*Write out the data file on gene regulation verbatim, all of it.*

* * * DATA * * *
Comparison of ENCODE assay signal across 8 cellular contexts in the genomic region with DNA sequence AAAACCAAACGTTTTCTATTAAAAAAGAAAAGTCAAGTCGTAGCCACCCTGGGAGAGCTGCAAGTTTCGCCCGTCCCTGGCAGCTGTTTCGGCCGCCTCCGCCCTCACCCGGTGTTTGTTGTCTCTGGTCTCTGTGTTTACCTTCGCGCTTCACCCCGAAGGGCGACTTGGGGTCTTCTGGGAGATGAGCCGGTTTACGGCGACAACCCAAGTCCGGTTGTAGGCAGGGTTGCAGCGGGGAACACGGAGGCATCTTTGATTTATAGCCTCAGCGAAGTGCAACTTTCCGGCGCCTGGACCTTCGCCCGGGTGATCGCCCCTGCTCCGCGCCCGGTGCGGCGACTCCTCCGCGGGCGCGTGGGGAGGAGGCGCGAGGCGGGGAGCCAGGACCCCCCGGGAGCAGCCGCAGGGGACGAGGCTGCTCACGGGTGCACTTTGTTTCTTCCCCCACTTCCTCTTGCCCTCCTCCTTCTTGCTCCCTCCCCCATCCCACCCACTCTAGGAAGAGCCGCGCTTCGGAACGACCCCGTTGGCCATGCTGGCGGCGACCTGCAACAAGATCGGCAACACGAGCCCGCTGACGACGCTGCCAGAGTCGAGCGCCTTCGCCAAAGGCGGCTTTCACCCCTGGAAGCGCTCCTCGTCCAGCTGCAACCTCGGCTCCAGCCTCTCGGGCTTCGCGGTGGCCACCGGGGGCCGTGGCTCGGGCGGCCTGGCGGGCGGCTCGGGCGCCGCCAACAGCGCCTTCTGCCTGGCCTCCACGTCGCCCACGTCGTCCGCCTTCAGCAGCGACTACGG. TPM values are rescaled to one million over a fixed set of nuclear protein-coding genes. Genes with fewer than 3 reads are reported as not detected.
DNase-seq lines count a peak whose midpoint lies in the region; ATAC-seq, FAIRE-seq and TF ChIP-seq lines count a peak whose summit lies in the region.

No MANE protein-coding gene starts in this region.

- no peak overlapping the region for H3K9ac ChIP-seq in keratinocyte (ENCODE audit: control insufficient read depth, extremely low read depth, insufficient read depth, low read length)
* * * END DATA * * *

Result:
Comparison of ENCODE assay signal across 8 cellular contexts in the genomic region with DNA sequence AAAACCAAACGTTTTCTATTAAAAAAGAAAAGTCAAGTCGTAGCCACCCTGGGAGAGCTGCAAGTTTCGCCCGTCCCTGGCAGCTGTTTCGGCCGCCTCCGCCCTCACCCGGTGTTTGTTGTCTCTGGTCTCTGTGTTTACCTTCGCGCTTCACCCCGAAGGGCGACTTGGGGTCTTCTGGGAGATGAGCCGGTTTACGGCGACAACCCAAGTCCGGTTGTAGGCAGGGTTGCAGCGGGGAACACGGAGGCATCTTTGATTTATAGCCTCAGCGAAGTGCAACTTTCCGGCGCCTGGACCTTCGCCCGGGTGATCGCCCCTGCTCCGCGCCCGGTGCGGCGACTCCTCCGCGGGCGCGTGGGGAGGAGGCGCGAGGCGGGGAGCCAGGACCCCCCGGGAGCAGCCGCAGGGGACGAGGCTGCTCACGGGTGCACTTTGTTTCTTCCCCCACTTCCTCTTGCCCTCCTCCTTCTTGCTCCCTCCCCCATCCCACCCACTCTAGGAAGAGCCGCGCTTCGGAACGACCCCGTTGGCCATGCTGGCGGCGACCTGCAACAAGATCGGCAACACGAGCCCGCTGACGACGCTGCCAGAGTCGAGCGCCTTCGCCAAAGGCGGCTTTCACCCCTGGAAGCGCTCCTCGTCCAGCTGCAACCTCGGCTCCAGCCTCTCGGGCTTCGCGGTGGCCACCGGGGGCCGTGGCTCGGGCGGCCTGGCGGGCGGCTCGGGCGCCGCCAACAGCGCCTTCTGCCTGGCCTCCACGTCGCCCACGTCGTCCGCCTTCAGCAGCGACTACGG. TPM values are rescaled to one million over a fixed set of nuclear protein-coding genes. Genes with fewer than 3 reads are reported as not detected.
DNase-seq lines count a peak whose midpoint lies in the region; ATAC-seq, FAIRE-seq and TF ChIP-seq lines count a peak whose summit lies in the region.

No MANE protein-coding gene starts in this region.

- no peak overlapping the region for H3K9ac ChIP-seq in keratinocyte (ENCODE audit: control insufficient read depth, extremely low read depth, insufficient read depth, low read length)